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How could a few working women cause the fall of Israel?
by Jeff Lindsay
There is a story behind this question that illustrates the importance of reading and thinking about the Book of Mormon carefully before we reject it. One genuinely intelligent person received his free copy of the Book of Mormon, flipped it open and was immediately appalled at the text. He found it ridiculous compared to the Bible. His first question to me was how I could believe in a book that teaches about (1) "the fall of Israel due to women who were not homemakers and strayed outside the family?" and (2) " the resurrection of Israel by only seven of those women coming back to the word?" My initial response:
"Where did you get this???? This is all new to me. I think it might be in the God Makers or some other anti-Mormon book, but after many readings, I've never noticed anything like this in the Book of Mormon. Maybe I've missed something. AH, maybe something from Isaiah? "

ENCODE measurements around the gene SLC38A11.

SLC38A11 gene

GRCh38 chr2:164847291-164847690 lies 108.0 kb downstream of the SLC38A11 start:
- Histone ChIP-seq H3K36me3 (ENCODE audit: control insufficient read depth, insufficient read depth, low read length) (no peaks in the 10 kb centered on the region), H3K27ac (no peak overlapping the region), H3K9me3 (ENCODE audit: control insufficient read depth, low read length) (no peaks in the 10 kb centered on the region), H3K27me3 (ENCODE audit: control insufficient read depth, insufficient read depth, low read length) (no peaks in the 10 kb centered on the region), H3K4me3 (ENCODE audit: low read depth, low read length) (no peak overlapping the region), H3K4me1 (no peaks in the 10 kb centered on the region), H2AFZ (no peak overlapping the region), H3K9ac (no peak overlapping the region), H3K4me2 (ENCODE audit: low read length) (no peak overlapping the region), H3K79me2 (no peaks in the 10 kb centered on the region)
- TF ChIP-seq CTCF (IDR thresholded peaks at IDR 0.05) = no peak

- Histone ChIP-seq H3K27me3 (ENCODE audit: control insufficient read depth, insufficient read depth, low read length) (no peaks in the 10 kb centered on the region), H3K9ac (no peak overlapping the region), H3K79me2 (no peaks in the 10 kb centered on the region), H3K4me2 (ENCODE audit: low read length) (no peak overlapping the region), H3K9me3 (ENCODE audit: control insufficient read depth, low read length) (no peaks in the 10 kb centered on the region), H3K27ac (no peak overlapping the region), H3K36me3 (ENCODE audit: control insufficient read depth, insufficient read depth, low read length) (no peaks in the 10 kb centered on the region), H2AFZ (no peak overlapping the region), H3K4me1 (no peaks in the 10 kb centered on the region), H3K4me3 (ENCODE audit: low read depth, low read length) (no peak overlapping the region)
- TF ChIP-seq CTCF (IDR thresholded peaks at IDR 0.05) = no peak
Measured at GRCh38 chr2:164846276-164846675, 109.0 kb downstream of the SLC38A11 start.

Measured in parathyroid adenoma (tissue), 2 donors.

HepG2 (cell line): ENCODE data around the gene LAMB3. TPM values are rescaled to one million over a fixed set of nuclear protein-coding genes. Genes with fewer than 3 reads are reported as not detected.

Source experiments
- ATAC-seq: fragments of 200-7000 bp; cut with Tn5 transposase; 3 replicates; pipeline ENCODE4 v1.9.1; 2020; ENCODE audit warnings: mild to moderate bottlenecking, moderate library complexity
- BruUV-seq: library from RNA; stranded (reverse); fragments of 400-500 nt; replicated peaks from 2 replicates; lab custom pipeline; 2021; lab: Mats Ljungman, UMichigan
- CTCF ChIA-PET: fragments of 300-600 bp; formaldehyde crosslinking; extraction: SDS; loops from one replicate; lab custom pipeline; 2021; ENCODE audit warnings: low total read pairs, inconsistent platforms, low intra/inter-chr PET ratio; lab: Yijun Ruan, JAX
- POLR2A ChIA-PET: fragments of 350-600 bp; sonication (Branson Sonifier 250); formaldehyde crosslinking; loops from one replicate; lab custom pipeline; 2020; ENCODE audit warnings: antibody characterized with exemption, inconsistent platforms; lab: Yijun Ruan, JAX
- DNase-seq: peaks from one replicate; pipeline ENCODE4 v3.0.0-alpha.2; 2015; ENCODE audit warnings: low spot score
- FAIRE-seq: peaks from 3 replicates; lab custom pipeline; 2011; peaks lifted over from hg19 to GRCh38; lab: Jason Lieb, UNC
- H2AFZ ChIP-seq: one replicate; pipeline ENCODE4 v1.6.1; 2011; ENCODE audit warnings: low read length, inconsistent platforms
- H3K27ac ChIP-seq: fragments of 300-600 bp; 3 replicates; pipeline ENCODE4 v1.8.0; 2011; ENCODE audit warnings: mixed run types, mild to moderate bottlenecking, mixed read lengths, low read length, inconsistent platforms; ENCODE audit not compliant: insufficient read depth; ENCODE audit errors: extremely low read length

It turns out that he had been reading a chapter from the Biblical book of Isaiah (Is. 4), which had been quoted in its entirety by Nephi, who loved Isaiah. Isaiah 4 contains a prophecy about the daughters of Zion becoming vain and worldly, and also mentions seven women taking hold of one man (a sign of a great war, perhaps, in which many men are killed), but certainly does not say that Israel fell because of working women or that it is resurrected by seven women.
My subsequent discussions with this person proved him to be generally insightful and intelligent. But his initial mistake with the text is instructive. The same criterion he used to reject the Book of Mormon would have equally well rejected the Bible, for the passage he found so appalling and silly actually came from the Bible, though he did not realize it at the time. I have found that many criticisms of the Book of Mormon apply as well to the Bible, and many criticisms of the Church of Jesus Christ of Latter-day Saints - especially those criteria used to deny our status as Christians - would apply equally well to the early Christians in the New Testament. My suggestion, then, is to be careful with your accusations. Check first to see if they would also apply to the Bible or to the original Church that Christ established.
(See The Book of Mormon home page; Response to Criticism home page; Accusatory Questions home page)
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